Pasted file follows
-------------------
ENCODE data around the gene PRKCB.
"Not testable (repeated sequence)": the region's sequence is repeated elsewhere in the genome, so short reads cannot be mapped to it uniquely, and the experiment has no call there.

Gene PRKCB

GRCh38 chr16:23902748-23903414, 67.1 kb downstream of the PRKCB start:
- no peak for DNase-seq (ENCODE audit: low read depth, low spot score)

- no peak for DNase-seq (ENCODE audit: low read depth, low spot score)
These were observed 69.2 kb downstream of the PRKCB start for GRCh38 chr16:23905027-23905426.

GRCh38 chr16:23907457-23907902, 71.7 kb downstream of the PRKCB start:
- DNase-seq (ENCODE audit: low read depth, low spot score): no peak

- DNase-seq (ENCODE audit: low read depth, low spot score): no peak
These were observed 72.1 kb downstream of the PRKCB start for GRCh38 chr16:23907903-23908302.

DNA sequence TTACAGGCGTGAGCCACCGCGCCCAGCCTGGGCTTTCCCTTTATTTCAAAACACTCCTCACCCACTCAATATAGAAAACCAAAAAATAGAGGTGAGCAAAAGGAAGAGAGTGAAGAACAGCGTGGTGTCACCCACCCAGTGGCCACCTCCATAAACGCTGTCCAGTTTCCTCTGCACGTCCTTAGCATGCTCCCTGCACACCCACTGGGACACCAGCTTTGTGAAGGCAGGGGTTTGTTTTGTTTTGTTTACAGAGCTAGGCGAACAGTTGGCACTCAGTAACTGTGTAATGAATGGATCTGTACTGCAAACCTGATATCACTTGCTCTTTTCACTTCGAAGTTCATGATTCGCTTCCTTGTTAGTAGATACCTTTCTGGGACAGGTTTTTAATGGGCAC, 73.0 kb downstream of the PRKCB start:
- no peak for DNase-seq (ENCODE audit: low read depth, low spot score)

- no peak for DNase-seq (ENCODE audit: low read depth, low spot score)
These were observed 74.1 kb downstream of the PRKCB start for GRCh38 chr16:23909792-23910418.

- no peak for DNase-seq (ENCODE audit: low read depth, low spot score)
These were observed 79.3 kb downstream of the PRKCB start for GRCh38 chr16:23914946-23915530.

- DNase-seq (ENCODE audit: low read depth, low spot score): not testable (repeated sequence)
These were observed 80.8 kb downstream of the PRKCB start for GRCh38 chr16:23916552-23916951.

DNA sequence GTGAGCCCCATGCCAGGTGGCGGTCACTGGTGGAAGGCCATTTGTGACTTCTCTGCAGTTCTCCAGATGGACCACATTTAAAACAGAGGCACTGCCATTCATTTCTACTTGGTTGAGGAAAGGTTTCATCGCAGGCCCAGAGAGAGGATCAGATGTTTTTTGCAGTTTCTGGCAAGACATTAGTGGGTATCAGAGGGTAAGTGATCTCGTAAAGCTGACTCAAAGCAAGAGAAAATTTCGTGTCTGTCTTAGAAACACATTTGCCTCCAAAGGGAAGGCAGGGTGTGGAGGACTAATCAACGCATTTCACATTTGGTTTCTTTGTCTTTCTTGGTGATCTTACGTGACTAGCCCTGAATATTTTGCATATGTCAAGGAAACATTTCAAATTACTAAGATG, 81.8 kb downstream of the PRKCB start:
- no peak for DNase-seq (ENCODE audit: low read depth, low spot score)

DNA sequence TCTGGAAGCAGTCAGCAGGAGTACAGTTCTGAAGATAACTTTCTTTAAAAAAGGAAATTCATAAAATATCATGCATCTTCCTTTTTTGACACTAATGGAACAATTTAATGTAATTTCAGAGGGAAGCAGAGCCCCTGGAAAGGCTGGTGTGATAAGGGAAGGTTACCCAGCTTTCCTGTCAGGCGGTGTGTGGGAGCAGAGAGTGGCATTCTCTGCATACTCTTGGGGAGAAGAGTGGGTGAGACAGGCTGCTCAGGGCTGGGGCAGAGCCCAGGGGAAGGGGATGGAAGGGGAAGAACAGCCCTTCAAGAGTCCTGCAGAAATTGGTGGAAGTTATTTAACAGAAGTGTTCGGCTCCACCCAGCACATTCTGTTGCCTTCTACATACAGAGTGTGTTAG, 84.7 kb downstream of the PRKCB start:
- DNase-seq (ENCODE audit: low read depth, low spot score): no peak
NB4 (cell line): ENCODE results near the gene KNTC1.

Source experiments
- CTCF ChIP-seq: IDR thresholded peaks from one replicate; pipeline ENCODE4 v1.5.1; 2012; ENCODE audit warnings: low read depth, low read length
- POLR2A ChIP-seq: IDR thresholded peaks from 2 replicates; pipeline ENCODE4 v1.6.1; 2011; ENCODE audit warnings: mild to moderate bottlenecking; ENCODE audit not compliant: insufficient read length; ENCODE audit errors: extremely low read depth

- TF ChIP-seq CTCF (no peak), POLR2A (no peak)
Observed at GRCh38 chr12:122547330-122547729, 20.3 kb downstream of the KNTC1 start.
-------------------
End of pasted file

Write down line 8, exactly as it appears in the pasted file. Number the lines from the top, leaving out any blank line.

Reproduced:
GRCh38 chr16:23907457-23907902, 71.7 kb downstream of the PRKCB start: